It is interesting that on the one hand it is clear that a man's income is an expression of his work efforts and the valuation there in. If you are so comfortable in confiscating the income received in the exchange for this labor why is it beyond the pale to ask a person who's labor is worth less in the market place to do compulsory work on behalf of the government using the claim of the "common good"?

Please tell me why it is off limits to ask the unemployed to take up a government broom, dustpan and trash bag and clean the streets in their OWN community for the "common good". The imposition of the very same sanctions that one receives from the IRS for failing to pay being imposed if they fail to contribute to "the common good".

Please highlight the ultimate differences if you don't mind.

Thank you in advance.

Anonymous said...

I don't consider building roads with tax dollars redistributing wealth. On the other hand I do consider sending a check to someone who pays no federal income tax welfare and not a tax break.The title of this post shows your mind set and it doesn't sound centrist to me.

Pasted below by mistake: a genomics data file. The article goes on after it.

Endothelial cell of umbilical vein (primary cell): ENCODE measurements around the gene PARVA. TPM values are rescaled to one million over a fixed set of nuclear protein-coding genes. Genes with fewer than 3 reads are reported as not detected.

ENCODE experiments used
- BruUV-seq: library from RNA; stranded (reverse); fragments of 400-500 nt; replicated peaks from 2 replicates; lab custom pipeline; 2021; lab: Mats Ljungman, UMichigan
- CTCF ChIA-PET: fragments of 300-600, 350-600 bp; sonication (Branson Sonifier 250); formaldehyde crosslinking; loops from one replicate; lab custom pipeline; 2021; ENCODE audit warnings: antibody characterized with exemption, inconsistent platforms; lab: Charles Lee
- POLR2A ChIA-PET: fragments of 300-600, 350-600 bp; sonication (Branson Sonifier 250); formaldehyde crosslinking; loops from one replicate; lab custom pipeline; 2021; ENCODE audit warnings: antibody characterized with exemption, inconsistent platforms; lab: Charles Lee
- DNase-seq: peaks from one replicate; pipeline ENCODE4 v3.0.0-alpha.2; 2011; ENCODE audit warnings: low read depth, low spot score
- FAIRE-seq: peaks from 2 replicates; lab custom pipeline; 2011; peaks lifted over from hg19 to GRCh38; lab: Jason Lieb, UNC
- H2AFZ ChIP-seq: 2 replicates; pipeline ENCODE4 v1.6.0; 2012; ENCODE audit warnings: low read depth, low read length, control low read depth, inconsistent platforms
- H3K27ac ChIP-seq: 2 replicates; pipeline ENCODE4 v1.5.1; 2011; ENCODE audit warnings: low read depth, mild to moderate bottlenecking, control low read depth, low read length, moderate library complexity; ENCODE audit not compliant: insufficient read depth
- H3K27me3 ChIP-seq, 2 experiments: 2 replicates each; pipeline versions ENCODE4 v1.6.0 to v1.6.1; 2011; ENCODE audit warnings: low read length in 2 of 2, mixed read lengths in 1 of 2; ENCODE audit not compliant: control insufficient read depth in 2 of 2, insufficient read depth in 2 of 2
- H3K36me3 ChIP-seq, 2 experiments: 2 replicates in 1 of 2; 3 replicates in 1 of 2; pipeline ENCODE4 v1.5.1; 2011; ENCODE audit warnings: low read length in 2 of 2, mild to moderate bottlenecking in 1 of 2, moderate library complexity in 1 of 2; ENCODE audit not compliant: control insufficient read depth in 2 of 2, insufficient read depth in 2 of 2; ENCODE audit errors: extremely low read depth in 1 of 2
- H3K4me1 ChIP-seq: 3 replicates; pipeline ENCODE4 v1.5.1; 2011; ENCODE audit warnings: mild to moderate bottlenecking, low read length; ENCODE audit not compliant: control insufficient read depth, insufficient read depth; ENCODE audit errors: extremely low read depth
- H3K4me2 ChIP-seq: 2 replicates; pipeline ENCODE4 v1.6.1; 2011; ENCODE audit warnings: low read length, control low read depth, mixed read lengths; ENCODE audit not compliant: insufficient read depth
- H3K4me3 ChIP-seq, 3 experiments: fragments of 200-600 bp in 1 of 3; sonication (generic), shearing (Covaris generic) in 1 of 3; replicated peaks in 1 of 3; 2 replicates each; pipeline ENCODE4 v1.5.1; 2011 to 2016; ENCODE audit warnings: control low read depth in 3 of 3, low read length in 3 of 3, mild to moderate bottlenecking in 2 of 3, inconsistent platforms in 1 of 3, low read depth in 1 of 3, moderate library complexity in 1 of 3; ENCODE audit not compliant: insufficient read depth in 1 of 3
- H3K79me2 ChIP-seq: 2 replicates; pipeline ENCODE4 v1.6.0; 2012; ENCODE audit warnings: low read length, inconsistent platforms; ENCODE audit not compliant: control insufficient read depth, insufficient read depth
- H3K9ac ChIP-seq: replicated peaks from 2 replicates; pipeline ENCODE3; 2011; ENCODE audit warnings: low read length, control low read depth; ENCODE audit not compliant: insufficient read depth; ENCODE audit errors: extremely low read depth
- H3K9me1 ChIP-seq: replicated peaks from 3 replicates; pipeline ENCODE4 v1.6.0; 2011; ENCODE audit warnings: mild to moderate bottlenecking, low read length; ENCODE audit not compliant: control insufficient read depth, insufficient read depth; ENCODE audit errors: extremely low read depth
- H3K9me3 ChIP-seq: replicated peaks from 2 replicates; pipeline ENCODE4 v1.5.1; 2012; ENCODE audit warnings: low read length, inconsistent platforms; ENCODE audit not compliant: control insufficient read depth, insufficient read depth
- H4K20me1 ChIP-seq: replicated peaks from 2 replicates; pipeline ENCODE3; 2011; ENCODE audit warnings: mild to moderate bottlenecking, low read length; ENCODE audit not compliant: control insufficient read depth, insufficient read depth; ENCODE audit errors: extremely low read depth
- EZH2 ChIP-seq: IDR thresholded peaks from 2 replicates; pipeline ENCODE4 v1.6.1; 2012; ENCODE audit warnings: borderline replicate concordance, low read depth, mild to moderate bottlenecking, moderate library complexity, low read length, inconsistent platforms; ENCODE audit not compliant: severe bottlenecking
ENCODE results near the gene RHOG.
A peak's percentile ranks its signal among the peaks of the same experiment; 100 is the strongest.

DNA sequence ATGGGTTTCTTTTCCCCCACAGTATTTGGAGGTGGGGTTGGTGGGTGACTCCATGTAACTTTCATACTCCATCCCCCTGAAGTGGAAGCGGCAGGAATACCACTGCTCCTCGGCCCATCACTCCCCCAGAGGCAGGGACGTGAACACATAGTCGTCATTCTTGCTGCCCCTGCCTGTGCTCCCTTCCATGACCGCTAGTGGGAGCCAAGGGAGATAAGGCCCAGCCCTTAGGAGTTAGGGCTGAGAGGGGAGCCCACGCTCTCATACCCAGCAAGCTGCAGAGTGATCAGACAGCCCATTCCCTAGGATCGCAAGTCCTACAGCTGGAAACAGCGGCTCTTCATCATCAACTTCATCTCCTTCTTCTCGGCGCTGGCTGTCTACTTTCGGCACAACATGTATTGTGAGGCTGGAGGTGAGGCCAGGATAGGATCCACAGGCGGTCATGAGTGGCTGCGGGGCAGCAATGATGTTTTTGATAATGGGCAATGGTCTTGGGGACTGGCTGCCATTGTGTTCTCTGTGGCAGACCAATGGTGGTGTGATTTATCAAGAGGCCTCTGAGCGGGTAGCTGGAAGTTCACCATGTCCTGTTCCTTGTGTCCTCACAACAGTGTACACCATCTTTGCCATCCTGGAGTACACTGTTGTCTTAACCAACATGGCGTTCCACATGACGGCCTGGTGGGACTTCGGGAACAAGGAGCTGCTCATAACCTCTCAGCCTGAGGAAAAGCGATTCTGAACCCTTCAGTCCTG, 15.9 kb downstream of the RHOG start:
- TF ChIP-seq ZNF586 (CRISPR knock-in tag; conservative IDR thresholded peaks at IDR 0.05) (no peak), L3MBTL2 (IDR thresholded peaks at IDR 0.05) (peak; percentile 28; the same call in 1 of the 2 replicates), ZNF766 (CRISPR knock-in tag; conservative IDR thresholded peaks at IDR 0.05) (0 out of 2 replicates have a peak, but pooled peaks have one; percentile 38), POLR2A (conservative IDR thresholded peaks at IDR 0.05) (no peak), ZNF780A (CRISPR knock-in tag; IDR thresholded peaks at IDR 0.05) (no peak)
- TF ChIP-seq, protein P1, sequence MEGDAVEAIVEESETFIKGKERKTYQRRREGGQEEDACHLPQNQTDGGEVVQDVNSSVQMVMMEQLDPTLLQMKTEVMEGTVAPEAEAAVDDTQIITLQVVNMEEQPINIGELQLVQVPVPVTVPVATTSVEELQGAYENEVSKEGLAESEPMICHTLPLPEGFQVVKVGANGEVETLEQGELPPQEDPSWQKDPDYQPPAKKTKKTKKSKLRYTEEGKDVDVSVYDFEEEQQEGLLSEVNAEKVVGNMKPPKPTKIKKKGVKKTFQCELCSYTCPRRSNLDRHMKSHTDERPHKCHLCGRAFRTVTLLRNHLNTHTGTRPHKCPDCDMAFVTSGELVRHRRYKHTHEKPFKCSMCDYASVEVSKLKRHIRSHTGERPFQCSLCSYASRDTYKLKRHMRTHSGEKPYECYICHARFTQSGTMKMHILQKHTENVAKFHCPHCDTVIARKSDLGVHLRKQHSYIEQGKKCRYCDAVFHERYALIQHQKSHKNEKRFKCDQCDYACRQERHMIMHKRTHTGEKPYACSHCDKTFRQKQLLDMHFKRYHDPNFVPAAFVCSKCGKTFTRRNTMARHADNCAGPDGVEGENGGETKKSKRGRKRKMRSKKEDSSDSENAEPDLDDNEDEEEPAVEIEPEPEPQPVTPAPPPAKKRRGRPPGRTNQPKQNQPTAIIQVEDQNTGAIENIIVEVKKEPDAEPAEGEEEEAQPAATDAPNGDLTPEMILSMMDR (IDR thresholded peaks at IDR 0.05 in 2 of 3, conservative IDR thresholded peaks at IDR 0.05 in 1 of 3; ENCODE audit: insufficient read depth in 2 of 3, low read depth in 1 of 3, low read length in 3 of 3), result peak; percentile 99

Gruntled said...

Poor people who pay no taxes drive on roads, too. The EITC is better than welfare because you have to work to get it, but it recognizes that there is a social benefit to helping out the working poor who do not quite make enough to support their families well. And even if they don't pay income tax, they pay all the other regressive taxes.

Constructive Feedback said...

[quote]The EITC is better than welfare because you have to work to get it, but it recognizes that there is a social benefit to helping out the working poor who do not quite make enough to support their families well.[/quote]

Gruntled:

It appears that you only selectively response to questions asked of you.

For the record I am inclined to support the EITC over minimum wage laws because the later places the societal mandate of valuing a the worth of a worker's labor upon the small business man/business owner.

The EITC at least expresses this mandate in a manner that is distributed over the entire base of federal tax PAYERS.

My issue with you, again, is that there appears to be no limit in your theory in which "the common good" becomes abject confiscation from those who YOU don't believe need that much money.